Within the Contributions category, WD is authorized to make both non-repayable and repayable contributions. Repayable contributions are contributions whereby the recipient is expected to repay the amount advanced. Depending on their nature, they are classified as either unconditionally repayable or conditionally repayable and are accounted for differently. Normally, these contributions are provided at no interest.
    1. Unconditionally repayable contributions are contributions that must be repaid without qualification. Due to their concessionary nature, they are recorded on the Statement of Financial Position as loans at their estimated present value. A portion of the unamortized discount is brought into income each year to reflect the change in the present value of the contributions outstanding. Appropriate allowances for uncollectible amounts are also established based on an individual appraisal of accounts. Interest revenue on outstanding receivables is recognized in the year that they are earned.
    2. Conditionally repayable contributions are contributions that all or part of which becomes repayable if conditions specified in the contribution agreement come into effect. Accordingly, they are not recorded on the Statement of Financial Position until such time as the conditions specified in the agreement are satisfied at which time they are then recorded as a receivable and a reduction in transfer payment expenses. Appropriate allowances for uncollectible amounts are also established based on an individual appraisal of accounts.

      Prior to 1995 repayable contributions were regularly used to assist in the delivery of WD’s mandate. Since 1995 they have only been used in limited circumstances. However, these repayable contributions will continue to be recorded on the financial statement and will continue to be until they are repaid or all reasonable attempts to collect have been taken and the accounts written-off.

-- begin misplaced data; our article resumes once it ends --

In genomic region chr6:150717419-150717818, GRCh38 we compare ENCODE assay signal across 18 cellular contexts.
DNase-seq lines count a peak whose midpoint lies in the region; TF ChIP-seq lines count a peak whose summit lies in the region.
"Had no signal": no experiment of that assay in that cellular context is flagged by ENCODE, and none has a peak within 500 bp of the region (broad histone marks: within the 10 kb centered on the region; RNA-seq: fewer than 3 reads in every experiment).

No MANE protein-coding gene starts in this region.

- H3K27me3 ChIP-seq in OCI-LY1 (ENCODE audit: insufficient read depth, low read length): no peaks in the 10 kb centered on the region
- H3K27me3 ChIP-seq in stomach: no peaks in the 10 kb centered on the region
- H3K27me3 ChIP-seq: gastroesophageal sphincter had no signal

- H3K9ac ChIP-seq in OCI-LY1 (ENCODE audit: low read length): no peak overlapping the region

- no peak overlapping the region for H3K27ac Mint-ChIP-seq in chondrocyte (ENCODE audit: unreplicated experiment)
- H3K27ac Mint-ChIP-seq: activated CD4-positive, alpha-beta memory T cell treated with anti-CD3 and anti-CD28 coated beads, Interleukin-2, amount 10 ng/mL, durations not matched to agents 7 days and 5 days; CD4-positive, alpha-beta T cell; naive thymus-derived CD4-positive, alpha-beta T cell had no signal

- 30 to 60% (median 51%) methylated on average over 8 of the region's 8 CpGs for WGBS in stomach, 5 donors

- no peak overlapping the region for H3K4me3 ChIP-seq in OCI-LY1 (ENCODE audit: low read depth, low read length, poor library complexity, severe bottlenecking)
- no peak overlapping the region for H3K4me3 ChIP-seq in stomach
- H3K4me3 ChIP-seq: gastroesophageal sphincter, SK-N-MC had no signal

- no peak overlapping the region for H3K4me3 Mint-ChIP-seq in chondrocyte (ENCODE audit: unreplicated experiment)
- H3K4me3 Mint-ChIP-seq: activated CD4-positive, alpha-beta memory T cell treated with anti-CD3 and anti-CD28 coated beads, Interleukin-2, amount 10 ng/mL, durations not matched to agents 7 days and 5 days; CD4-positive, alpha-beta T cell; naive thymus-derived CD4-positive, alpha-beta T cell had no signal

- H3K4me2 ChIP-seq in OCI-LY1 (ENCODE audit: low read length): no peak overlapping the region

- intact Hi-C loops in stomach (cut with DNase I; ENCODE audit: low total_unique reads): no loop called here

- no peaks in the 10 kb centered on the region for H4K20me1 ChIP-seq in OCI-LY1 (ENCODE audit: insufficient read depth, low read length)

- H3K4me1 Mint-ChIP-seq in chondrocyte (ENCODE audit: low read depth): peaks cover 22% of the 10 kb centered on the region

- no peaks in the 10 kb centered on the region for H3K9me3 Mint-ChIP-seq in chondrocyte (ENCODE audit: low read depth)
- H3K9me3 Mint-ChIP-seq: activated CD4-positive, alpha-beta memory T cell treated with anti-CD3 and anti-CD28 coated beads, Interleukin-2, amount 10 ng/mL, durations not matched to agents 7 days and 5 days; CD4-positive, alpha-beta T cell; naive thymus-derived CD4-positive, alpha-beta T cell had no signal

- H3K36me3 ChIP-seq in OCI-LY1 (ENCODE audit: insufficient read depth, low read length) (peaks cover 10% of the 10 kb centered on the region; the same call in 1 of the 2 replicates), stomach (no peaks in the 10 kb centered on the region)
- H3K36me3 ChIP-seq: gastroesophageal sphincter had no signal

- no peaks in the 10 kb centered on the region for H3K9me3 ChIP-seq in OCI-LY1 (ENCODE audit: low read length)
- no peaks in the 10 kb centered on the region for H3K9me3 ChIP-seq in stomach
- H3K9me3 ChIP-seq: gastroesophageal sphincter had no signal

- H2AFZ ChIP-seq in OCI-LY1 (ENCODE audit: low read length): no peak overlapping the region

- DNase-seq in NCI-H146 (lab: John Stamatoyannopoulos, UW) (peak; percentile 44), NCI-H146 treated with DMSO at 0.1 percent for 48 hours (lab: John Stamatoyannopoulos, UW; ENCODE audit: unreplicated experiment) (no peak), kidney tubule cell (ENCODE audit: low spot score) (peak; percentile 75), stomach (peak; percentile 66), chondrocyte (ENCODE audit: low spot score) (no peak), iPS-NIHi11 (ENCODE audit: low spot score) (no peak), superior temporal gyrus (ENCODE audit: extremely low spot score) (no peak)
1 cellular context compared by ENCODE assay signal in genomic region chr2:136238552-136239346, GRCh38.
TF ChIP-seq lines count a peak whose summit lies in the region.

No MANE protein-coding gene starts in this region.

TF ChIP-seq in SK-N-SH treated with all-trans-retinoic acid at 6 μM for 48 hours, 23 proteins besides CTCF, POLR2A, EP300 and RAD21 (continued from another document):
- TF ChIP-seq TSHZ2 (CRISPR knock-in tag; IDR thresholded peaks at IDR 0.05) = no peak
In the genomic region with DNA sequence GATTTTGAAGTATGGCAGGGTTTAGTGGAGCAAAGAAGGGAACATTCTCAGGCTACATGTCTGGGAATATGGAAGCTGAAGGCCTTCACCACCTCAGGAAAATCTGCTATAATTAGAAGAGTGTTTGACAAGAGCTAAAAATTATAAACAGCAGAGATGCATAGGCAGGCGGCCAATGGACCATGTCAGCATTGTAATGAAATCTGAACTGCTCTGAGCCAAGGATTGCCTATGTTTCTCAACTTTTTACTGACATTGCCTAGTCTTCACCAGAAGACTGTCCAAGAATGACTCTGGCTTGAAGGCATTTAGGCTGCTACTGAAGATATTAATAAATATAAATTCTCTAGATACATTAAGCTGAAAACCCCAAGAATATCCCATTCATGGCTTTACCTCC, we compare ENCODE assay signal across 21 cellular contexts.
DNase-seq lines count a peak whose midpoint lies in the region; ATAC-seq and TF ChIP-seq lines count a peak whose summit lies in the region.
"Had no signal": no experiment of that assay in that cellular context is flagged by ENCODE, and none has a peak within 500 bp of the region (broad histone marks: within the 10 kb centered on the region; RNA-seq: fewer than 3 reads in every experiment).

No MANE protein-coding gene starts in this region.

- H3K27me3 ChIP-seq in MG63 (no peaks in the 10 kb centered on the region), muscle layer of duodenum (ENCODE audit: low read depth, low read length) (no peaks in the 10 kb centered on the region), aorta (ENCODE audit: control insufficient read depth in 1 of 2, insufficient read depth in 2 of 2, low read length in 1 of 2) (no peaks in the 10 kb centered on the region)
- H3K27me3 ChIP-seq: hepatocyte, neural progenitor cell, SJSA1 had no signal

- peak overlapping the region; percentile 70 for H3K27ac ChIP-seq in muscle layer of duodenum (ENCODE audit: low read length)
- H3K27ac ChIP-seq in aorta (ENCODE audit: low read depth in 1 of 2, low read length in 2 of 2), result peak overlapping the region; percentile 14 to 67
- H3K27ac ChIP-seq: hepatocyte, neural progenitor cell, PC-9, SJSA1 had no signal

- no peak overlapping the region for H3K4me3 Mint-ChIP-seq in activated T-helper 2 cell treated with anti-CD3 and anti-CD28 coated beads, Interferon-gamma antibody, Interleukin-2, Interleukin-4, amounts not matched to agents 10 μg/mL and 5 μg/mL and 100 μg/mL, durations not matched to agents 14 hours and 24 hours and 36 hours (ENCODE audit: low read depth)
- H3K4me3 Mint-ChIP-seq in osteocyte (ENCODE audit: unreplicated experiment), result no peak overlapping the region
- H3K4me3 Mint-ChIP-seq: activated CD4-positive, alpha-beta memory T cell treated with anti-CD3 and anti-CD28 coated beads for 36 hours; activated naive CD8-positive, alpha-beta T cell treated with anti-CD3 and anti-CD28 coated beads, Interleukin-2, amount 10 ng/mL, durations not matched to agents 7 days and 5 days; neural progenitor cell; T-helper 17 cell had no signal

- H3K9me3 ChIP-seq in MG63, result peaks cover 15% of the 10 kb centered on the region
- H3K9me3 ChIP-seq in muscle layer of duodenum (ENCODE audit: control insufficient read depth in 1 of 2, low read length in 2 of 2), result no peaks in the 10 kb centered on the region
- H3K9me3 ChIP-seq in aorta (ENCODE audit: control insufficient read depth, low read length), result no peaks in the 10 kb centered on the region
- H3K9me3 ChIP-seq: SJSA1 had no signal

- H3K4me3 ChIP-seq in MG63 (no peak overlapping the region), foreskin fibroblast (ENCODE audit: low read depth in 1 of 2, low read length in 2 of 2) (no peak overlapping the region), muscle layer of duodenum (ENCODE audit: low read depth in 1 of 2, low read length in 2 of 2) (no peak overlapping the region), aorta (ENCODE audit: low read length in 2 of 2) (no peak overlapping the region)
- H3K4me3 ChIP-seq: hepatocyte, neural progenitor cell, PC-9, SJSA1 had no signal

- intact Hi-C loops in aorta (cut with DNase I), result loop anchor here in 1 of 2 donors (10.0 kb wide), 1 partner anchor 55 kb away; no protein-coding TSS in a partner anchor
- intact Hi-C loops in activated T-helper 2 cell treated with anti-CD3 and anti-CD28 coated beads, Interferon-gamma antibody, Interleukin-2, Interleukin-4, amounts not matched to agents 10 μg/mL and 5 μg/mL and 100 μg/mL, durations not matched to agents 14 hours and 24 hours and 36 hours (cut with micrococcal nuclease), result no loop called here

3. Non-Repayable contributions are contributions that are not repayable unless default conditions in the agreement are exercised.
  10. Prepayments – WD follows the Treasury Board Transfer Payment Policy, Article 7.6 Cash Management Policy: Instalments of Grants and Advance Payments of Contribution, Section 3 – advance payments are only provided or limited to the immediate cash requirement based on a monthly cash flow forecast from the recipient. Prior to fiscal year 2005-2006 all prepayments were recorded as accounts receivables. Effective April 1, 2005, WD changed its accounting policy for recording these transactions as expenses. For prepayments, the reporting back by a recipient on the use of funds is an administrative requirement and not a determining factor in the recognition of the payment as an expense. Only the portion of a prepayment given to a recipient that is intended to cover expenses to be incurred in a subsequent fiscal year is recorded as an account receivable.
  11. Contingent liabilities are potential liabilities, which may become actual liabilities when one or more future event(s) occurs or fails to occur. To the extent that the future event is likely to occur or fail to occur, and a reasonable estimate of the loss can be made, an estimated liability is accrued and an expense recorded. If the likelihood is not determinable or an amount cannot be reasonably estimated, the contingent liability is disclosed in the notes to the financial statements. WD has no contingent liabilities at this time.